How can teachers and parents support artistically gifted children? What is artistic process like for young people?
In this installment of the Interview with a Gifted Kid series, we’ll meet Ava, an 8th-grader from Texas who is an accomplished artist.
This interview is different from the norm in that Ava is artistically gifted. She’s exceptionally bright as well, but this interview focuses on her artistic giftedness.
At the time of the interview, Ava had submitted a piece of work to a contest that will be discussed in the article. As you read the article, I think you will be struck as I was by how similar the issues of intellectual giftedness and artistic giftedness are. It’s a fascinating look into the mind and talent of an incredible young woman.
In the interest of full disclosure, Ava’s father is the illustrator of the cover of my book Living Gifted, and I am very good friends with both her mom and dad. That relationship in no way impacted my awe of Ava. She’s stellar, even if you don’t know her parents.
This is the longest interview I’ve shared, and there are so many gems in here. Teachers and parents can use this as a great discussion starter to explore students’ and childrens’ feelings about their skills, abilities, gifts, and interests.
Other than the drawing she created for the contest, all of the other drawings are from Ava’s sketchbook.
Be sure to read the accompanying interview I did with her father, Dan. It’s an eye-opening view at the role of parents raising a gifted child.
The Interview with a Gifted Kid Series
As part of my mission to make the world safe for the gifted, I interview gifted kids (and grown-up gifted kids) and share their stories of life in Giftedland.
My hope is that it will create a body of voices that will be persuasive that gifted students have needs, that giftedness isn’t some “get out of hardship in school free” card, and that it will give hope to gifted individuals that they are not alone.
If you’d like to be interviewed, please contact me. I want the stories told.
If you’d like to read all of the stories, you can find them here.
Let’s jump into my interview with Ava. I’ve divided the interview into sections, and there’s a bonus interview with her dad, who is himself an accomplished artist.
Beginning the Process
Lisa: Tell me about the contest that you are doing.
Ava: It is a schoolwide contest, and it’s middle school and high school. The name of the contest is Imagine No Violence, and this year’s theme was Imagine Safety for All. They just want an art piece that represents a place that would be safe for all races and ethnicities.
Lisa: Have you done contests before?
Ava: Yes. This year, I’ve done a contest that celebrated Martin Luther King, and I did an art piece for that.
Lisa: When you heard the theme did you have an idea that came to mind right away, or did it take time?
Ava: I think when I first hear the theme for a contest or anything related to art, I can get overwhelmed because there are so many ways I could go about this. How do I pick the right one? So I have a couple ideas later on, but I don’t think of anything instantly.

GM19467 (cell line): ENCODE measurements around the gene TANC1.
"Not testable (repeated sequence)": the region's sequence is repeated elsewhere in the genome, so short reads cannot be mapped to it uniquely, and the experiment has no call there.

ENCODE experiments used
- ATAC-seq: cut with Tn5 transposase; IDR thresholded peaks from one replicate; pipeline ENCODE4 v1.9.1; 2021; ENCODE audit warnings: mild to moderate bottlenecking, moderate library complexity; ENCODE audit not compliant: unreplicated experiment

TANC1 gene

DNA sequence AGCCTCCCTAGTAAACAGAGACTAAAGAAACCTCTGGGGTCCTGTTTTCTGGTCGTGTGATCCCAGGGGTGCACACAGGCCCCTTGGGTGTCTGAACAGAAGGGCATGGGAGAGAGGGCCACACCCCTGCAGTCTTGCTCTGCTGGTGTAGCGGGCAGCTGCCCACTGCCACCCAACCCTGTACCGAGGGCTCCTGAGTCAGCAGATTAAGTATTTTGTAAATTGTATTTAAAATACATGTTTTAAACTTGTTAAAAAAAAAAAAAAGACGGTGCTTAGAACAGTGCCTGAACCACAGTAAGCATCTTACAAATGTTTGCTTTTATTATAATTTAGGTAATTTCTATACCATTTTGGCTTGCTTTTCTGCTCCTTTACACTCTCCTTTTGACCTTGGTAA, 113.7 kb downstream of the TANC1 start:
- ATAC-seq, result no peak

Lisa: Tell me a little bit about the process when you start working.
Ava: Ideas kind of marinate in my mind, and I’ll write them down or make a primitive sketch so I don’t forget them.
For this contest, I had some ideas, but I just wasn’t hundred percent set on any of them. I got ideas down on paper, but not strong ideas. I thought to myself, “None of these ideas are good enough, none of them really stick out to me. I know I can come up with something better.”
And so it is kind of hard as you look at an idea and then you have that feeling about it like, “This isn’t quite right.”
Lisa: Is that an intellectual feeling to you or is it a gut feeling to you, or a mixture?
Ava: I think it’s a mixture. I just know in my heart and in my brain that it’s not right.
Lisa: And then what’s the feeling that you have when you latch on to the idea that ends up being the one that you stick with? Is it possible to describe that feeling?
Ava: Just satisfaction. I can picture the finished product. I can visualize the finished product. It’s very satisfying.
The Struggle of Actualization
Lisa: When you get the idea in your mind, like, “okay, wait, I know I know this is it, this is right.” Do you ever struggle to get it from your mind’s eye onto the medium?
Ava: Of course.
Lisa: Where does that struggle come from? Is it a skill struggle? Is it working with the medium? Is it not being able to get your hand to do what your mind’s eye sees?
Ava: I think kind of what you said. I have these ideas, and I don’t know how I can put them on paper. I just start drawing it, and I have a fuzzy picture. I don’t really know all the details, and so my hand can’t do it. It is very hard, and I definitely just keep playing with it, do some research, do something else.
Lisa: Do you ever have to look up on YouTube for how to do a particular technique?
Ava: Yes. So, I wanted to do a fuzzy background because the lenses in the glasses are clear, and so I wanted to create a blurry background. So I did some research on the internet on how to create a blurry background because in my mind I just saw a fuzzy picture, not exactly how it would look. I didn’t know how to actually execute it, so I had to research it. And that did help a little bit. So yes, there is definitely some research, or asking my dad or something.
The Impact of Expectation
Lisa: So, your dad is a professional artist, and I’m curious about how that is when you are the child of someone with a talent that they are executing professionally. How does that impact you?
Obviously, there are benefits because you can go ask him a question about technique or something. I’m wondering what other pros and cons there are to having a talent or a skill in an area that a parent also has a talent or a skill that is even more developed?
Ava: The obvious one is sometimes people might see my dad’s an art teacher and think my art ability came from his, even though it’s years of practice. And honestly he has taught me almost everything I know, so I couldn’t have done it without him.
But at the same time, just because he’s good at art, that’s not why I like art. I like it because it’s something I like to do. I think we all have very different styles of art, so it never affects me in a negative way.